4. This is a key week for the centerpiece of Joe Biden’s domestic agenda: The Senate is expected to hold a vote on a nearly $1 trillion bipartisan infrastructure deal despite key details remaining in flux, The Washington Post reports. Both sides are scrambling to figure out how to pay for the plan after axing an idea to beef up the IRS.


5. Democratic lawmaker hit with ethics complaint over stock trades: Rep. Harley Rouda, a California Democrat, could face penalties after my colleagues uncovered he was almost a year late in disclosing up to $45,000 in Amazon and Tesla stock trades. Elsewhere on the Hill, Rep. Mark Green, a Republican of Tennessee, sold up to $1 million in shares in energy companies.

See the other trades from members of Congress that caught our attention.


6. Five Texas state lawmakers have tested positive for the coronavirus while in DC: The lawmakers are in the nation’s capital after fleeing Texas to stop their Republican colleagues from passing legislation that would impose more voting restrictions, per CNN. Those who tested positive are said to be doing well, with some experiencing only “mild symptoms” and others not showing any symptoms. More on the situation.


7. Thousands face evacuation orders as fires rage in the West: Erratic winds and dry forests in Oregon are complicating efforts to extinguish the largest wildfire now burning in the US, the AP reports. Dozens of other fires are burning in other nearby states. The climate crisis has created a recipe for disaster.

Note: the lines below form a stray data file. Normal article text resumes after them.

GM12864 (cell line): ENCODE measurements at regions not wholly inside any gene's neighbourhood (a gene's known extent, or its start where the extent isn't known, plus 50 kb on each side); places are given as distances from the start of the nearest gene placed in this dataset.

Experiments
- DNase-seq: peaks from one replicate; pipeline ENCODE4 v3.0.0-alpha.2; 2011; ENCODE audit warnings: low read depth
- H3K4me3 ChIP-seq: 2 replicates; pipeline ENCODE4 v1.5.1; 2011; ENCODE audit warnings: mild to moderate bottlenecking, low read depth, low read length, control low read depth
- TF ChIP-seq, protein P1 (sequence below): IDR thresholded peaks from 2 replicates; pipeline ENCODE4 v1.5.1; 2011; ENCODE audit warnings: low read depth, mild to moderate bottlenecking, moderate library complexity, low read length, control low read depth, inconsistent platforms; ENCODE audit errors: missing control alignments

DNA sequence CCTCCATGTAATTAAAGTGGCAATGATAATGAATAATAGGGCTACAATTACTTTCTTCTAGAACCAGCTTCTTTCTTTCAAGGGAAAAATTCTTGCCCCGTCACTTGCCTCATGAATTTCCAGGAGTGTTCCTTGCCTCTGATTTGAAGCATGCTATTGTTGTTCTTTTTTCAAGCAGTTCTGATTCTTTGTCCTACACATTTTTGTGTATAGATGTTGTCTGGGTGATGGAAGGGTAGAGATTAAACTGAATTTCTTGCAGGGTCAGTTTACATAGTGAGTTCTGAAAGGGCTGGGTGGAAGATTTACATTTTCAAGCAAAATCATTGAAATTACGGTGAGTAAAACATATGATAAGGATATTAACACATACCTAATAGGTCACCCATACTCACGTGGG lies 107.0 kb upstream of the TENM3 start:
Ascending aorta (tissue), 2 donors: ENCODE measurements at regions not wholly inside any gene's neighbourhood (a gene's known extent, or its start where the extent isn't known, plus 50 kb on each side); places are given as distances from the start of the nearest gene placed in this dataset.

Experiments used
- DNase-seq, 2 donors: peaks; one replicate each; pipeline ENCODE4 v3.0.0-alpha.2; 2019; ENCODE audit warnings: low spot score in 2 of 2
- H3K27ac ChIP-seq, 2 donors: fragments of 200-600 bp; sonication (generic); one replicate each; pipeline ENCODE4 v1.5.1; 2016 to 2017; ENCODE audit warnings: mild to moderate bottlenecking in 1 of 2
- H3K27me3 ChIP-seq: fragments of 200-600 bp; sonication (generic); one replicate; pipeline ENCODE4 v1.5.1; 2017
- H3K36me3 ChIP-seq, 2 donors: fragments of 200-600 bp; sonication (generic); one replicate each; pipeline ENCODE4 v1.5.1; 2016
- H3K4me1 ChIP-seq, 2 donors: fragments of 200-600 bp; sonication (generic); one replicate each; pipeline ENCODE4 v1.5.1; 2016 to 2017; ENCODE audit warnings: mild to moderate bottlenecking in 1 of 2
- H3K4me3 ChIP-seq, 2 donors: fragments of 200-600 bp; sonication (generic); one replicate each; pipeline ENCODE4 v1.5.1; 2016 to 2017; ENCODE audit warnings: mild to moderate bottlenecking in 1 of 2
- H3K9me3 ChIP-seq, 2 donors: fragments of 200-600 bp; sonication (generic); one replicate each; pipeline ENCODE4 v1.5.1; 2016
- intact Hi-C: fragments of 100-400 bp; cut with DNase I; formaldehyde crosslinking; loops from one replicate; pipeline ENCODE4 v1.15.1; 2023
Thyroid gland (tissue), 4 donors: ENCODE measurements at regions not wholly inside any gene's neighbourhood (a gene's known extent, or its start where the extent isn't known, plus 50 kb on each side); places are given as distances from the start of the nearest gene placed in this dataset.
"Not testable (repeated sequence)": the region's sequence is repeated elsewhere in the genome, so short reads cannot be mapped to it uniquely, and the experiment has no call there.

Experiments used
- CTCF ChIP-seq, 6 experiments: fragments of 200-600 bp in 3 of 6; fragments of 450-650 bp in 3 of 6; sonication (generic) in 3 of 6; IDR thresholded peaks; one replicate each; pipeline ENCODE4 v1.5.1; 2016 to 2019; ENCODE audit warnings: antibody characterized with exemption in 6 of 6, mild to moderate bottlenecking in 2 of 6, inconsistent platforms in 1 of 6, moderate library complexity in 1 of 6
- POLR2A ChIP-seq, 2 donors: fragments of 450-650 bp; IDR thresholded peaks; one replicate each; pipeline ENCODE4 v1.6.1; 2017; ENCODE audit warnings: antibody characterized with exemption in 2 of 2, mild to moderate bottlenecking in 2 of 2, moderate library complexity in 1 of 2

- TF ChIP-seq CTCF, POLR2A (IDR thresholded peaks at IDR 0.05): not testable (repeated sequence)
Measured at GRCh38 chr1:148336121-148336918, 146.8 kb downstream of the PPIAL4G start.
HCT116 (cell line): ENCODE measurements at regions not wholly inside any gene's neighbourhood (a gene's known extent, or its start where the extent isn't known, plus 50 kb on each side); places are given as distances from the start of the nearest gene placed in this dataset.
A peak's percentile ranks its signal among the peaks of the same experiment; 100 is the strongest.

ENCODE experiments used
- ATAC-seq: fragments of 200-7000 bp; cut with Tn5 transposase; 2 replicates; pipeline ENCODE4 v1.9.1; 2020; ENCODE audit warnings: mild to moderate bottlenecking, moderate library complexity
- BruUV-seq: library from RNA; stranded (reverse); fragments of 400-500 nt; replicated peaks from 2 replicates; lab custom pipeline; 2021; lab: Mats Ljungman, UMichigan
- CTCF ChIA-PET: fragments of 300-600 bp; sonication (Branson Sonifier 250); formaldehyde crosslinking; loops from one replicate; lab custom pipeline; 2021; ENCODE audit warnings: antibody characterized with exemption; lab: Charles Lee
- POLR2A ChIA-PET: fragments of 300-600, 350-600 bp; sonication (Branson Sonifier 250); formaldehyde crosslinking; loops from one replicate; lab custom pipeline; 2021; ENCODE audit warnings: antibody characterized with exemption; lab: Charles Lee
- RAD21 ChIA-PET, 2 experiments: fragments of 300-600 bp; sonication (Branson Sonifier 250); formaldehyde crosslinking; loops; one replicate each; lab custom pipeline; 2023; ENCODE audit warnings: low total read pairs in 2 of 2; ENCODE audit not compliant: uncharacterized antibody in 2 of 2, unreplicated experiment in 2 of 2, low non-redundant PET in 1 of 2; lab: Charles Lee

8. Israeli military-grade spy software was used to hack phones of diplomats, journalists, and executives: More than 600 politicians, 85 human-rights activists, and journalists from CNN and The New York Times were targeted by a program devised to track terrorists and criminals, according to a massive investigation. More on how spyware is secretly hacking our phones and why it’s hard to stop.


An exhausted Rohingya refugee woman touches the shore after crossing the Bangladesh-Myanmar border by boat through the Bay of Bengal, in Shah Porir Dwip, Bangladesh September 11, 2017.

An exhausted Rohingya refugee woman touching the shore after crossing the Bangladesh-Myanmar border by boat through the Bay of Bengal, in Shah Porir Dwip, Bangladesh, in 2017.

Danish Siddiqui/Reuters


9. A look at some of the finest work by a photojournalist killed in Afghanistan: Danish Siddiqui, 38, was a Pulitzer Prize-winning journalist and lead photojournalist for Reuters. He was killed Friday while working on a project in Afghanistan. These 14 photographs show some of Siddiqui’s most iconic work.


10. Millennials aren’t necessarily on social media, and they certainly aren’t all 20-somethings anymore: The oldest millennials turn 40 this year — and many had to endure the 2007 financial crisis, a tough job market, and soaring costs of living. Now, the typical 40-year-old millennial is only 80% as wealthy as their parents were at their age while carrying $128,000 in debt. Plus, they have kids and are known as “geriatric.”


Today’s trivia question: This past weekend marked the anniversary of the opening of the “Happiest Place on Earth.” But which world leader became irate after he found out that he was barred from Disneyland amid safety concerns?